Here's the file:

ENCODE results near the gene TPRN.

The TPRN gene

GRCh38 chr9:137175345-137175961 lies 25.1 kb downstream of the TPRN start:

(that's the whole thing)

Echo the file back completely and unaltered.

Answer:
ENCODE results near the gene TPRN.

The TPRN gene

GRCh38 chr9:137175345-137175961 lies 25.1 kb downstream of the TPRN start: